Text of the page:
We love travelling with our “no plan plan” but when it comes to visiting Denali, it bit us in the butt a little. A park this big deserves time and some planning.
Denali National Park, is home to Denali (also known as Mt McKinley) the highest peak in North America. When approaching the park from Fairbanks we were able to see Denali on a clear day from well over 100 miles away.
Even given its tremendous size it’s crazy to think that only a third of the parks visitors see the mountain. That’s right, summers in Alaska are gorgeous and the days are long, but this mountain range gets socked in pretty regularly. So don’t fret, if you don’t see it, you are not alone. But you may want to keep an eye on the weather for your visit and give yourself a more than a day or two.
This park is rugged and wild, its home to Grizzlies, Moose, Dall Sheep, Wolves and Caribou to name a few. There is a well maintained paved road up to mile 15 in the park. After which only campers with reservations and park tour buses are able to continue down the remaining gravel stretch of road.
The back country in Denali is definetly the way to go for those who want to get away from the crowd and experience a good portion of this massive park.
For those of us who don’t want to veer too far off the beaten path, not to worry… There are trails that are well marked and maintained in those first 15 miles. There are lookouts and information shared throughout.
A few things not to miss,
° Spruce Forest, Horse Shoe Lake and Taiga trails. These are easier trails to manage, see wildlife, check out the river, and the incredible work the local beavers do
°The sled dog demonstration! Yes Denali National Park relies on the service of their sled dogs for patrolling in the winter!
°Taking a walk around Mountain Vista trail, where the park has shared historic photos of what stood in that space when visitors first started accessing the park.
Let’s talk tours. Guided tours are generally not our thing, we prefer exploring on our own. Unless you are camping at Teklanika or tent camping further into the park, this is the way to see the remainder of the road. You know that iconic picture of Denali reflecting back over Wonder lake, you will need the get a spot on a bus to get to this point in the park. The park service has their own team of tour buses, that run anywhere from 3-12 hour tours.
We were unfortunately only able to go on the 5 hour trip, with Holly to consider we left early and got back before the afternoon temperature started rising. This is longer than we would typically ever be away from her. These busses are also your best bet for seeing wildlife! Though it’s not guaranteed, we saw at least 6 Grizzlies, several Caribou, Dahl Sheep, Moose, several birds including a Short Eared Owl, Hawk Owl and finally Golden Eagles a plenty. Our driver Kevin was also awesome, knowledgeable and just as excited about every sighting as the rest of us!
Things to keep in mind:
°Your national parks pass does cover the cost of admission into this park
°Your pass does not cover camping (when making your reservations online you may be charged the admission fees as well, so show your pass when checking in to get that part refunded.)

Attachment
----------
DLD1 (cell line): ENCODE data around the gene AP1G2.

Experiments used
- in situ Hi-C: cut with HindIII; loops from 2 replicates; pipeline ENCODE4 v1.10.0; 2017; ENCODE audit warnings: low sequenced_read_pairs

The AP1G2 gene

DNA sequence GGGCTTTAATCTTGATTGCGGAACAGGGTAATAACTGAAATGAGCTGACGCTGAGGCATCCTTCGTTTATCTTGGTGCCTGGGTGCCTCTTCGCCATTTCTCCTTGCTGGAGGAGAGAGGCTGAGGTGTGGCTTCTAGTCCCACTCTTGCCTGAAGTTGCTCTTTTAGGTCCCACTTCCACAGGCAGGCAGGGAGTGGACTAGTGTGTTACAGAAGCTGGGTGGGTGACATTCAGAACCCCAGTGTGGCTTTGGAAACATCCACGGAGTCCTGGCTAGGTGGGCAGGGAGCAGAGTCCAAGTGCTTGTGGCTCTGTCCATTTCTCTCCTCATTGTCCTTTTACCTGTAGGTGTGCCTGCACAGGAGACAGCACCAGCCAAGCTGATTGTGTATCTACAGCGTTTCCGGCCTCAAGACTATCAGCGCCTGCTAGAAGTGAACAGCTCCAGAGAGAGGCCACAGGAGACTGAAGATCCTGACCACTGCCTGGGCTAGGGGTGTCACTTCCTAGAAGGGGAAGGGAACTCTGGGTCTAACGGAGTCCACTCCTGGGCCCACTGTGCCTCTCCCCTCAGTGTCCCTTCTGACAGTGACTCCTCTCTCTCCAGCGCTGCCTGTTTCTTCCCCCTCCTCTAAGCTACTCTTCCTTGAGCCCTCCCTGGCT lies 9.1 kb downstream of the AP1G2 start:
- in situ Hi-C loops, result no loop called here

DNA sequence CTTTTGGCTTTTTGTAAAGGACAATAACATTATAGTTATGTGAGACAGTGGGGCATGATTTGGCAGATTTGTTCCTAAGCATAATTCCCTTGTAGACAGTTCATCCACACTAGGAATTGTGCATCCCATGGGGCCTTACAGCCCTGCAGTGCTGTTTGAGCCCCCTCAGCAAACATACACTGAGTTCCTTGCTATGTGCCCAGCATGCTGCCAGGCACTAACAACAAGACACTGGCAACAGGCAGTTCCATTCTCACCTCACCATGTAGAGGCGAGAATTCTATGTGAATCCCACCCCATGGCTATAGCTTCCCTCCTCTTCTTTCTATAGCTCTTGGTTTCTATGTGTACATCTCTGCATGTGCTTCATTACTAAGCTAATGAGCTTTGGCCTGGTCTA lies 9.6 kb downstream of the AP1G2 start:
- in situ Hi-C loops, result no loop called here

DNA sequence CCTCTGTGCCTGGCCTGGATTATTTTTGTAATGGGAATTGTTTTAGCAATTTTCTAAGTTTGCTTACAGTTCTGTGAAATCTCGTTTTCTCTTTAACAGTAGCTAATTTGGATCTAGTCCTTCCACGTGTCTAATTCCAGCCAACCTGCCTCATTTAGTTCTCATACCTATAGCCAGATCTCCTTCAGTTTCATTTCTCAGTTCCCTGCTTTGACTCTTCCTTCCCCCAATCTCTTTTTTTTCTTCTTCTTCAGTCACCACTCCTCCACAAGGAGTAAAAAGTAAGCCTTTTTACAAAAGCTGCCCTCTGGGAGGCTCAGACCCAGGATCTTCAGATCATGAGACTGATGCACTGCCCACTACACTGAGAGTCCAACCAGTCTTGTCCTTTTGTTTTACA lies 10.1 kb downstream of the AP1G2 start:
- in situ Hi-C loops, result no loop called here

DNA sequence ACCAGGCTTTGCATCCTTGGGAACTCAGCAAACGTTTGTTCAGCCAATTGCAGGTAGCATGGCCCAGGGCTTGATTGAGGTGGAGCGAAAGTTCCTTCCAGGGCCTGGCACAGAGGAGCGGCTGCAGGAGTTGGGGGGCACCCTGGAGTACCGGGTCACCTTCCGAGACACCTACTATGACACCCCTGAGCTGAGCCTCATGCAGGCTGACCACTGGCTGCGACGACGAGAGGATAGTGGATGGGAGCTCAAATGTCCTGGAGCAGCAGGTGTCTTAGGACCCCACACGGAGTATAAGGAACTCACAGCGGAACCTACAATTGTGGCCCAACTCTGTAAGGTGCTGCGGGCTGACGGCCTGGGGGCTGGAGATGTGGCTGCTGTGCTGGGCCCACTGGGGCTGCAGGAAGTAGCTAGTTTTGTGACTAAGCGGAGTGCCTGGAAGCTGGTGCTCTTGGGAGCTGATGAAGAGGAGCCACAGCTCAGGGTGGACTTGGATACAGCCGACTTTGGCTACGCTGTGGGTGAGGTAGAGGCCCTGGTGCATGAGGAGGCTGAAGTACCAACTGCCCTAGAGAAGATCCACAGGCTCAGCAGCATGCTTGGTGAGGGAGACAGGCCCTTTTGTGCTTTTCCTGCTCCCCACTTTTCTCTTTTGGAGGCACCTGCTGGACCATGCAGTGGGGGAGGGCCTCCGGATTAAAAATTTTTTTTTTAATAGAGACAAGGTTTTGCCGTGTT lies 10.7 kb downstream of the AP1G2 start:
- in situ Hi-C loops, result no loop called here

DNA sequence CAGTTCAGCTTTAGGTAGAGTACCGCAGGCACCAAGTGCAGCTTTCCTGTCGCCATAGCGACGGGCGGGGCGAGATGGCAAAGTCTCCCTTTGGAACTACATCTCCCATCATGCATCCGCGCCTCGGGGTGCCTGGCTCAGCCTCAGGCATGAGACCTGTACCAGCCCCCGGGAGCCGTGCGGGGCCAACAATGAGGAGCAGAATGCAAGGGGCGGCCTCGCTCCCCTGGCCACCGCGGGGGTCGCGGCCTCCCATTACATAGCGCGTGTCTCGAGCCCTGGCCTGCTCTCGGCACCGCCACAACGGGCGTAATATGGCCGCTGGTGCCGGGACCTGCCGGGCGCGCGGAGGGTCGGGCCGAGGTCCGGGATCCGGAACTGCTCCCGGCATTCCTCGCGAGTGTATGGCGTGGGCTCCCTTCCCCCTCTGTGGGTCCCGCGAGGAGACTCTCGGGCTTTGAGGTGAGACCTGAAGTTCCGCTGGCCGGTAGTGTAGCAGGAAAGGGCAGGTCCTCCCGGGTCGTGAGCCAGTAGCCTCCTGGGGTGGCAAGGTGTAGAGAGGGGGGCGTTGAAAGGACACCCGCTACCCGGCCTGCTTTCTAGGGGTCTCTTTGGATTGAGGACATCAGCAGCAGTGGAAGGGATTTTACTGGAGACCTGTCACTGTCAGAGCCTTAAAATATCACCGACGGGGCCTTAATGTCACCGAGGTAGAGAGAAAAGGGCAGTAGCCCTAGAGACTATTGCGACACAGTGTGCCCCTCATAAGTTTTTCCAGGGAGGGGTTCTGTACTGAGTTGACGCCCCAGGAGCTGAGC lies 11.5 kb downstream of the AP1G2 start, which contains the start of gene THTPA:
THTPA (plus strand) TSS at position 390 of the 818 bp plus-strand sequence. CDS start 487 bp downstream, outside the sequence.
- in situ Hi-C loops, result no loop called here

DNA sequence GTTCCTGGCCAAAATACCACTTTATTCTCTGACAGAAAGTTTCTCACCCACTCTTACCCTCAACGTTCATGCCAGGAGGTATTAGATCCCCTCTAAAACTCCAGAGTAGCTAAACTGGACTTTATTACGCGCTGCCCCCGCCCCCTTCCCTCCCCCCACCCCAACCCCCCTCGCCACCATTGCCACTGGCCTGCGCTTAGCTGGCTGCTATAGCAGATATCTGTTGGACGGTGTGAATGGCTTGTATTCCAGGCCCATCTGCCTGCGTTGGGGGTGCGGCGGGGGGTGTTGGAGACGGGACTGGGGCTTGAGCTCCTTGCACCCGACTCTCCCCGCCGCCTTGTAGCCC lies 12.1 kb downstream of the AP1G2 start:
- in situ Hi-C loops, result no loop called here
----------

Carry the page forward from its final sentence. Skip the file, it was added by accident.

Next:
°Your pass also does not cover the tour buses, and make those reservations early, some buses were looking pretty full. You do get access to free shuttle buses for the first 15 miles with your admission to the park.
°During peak season the campsites in this park fill up weeks in advance!!! We definetly recommend grabbing a site at Teklanika campground. If you are travelling by RV also remember to check on the size of your rig for restrictions, we saw at least one Class A make the trip. But there are no hookups in this park
°If you are camping in the park make your tour reservation before heading to your site. Once your in your site, the park asks that you keep your vehicle in your campsite. The tour buses will come pick you up at the camground
°Remember that all the campsites in the park are dry. So make sure you are stocked up and charged up before you head in. At Teklanika campground you will be booking your site for a minimum of 3 nights, and again, the vehicle stays put once it’s parked
°Travelling with pets? This one is always a challenge for us, but pet owners are asked to stick to the roadside trail, and parking areas or the road, and of course always on leash. Keep this in mind when you are planning how to see the park. We understand the busses may allow dogs (double check when booking) but stops are limited. So that’s potentially either a long time for your pooch to be alone, or on a bus with alot of very excited tourists
°The park does have a free dumpstation and potable water at the campground registration office
°Thinking of staying outside of the park? There are some great boondocking spots (mostly a short drive from the park) as well as a a few full service RV parks nearby
We drove from Fairbanks which brought us through Healy on our way to the park. Definetly stop and check out 49th State Brewing, they have an awesome beer selection, and nice menu (late night half price appies after 9pm). This pub is also home to the prop bus from Into the Wild, a popular photo op for tourists.
Or if you’re up for the Stampede Trail its just on the edge of town. Logan made his way out to the real “Magic Bus” back in 2004. His travel buddy had read John Krakauers story about Chris Mccandless, and couldn’t pass up the chance to see for themselves. The hike is long enough, it’s an overnighter. With two river crossings, some muddy spots, and all the wide open spaces.